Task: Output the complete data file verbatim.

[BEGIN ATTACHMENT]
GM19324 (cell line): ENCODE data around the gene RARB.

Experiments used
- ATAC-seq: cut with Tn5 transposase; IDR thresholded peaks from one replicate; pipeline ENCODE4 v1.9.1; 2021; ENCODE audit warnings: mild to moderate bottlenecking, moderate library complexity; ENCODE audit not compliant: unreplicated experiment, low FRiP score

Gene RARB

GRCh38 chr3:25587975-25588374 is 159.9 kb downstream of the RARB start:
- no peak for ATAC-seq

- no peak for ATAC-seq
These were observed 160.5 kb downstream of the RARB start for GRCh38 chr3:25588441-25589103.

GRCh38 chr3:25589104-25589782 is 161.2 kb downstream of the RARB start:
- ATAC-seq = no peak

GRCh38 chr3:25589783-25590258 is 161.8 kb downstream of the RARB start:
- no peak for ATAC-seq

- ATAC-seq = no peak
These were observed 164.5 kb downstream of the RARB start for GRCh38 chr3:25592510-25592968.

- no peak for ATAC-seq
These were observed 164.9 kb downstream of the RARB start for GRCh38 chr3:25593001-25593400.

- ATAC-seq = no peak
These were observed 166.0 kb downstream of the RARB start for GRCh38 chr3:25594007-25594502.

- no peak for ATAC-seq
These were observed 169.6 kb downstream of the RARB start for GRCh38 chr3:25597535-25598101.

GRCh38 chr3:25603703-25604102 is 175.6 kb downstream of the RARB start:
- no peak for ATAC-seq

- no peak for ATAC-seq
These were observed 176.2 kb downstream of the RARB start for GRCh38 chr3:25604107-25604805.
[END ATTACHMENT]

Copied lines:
GM19324 (cell line): ENCODE data around the gene RARB.

Experiments used
- ATAC-seq: cut with Tn5 transposase; IDR thresholded peaks from one replicate; pipeline ENCODE4 v1.9.1; 2021; ENCODE audit warnings: mild to moderate bottlenecking, moderate library complexity; ENCODE audit not compliant: unreplicated experiment, low FRiP score

Gene RARB

GRCh38 chr3:25587975-25588374 is 159.9 kb downstream of the RARB start:
- no peak for ATAC-seq

- no peak for ATAC-seq
These were observed 160.5 kb downstream of the RARB start for GRCh38 chr3:25588441-25589103.

GRCh38 chr3:25589104-25589782 is 161.2 kb downstream of the RARB start:
- ATAC-seq = no peak

GRCh38 chr3:25589783-25590258 is 161.8 kb downstream of the RARB start:
- no peak for ATAC-seq

- ATAC-seq = no peak
These were observed 164.5 kb downstream of the RARB start for GRCh38 chr3:25592510-25592968.

- no peak for ATAC-seq
These were observed 164.9 kb downstream of the RARB start for GRCh38 chr3:25593001-25593400.

- ATAC-seq = no peak
These were observed 166.0 kb downstream of the RARB start for GRCh38 chr3:25594007-25594502.

- no peak for ATAC-seq
These were observed 169.6 kb downstream of the RARB start for GRCh38 chr3:25597535-25598101.

GRCh38 chr3:25603703-25604102 is 175.6 kb downstream of the RARB start:
- no peak for ATAC-seq

- no peak for ATAC-seq
These were observed 176.2 kb downstream of the RARB start for GRCh38 chr3:25604107-25604805.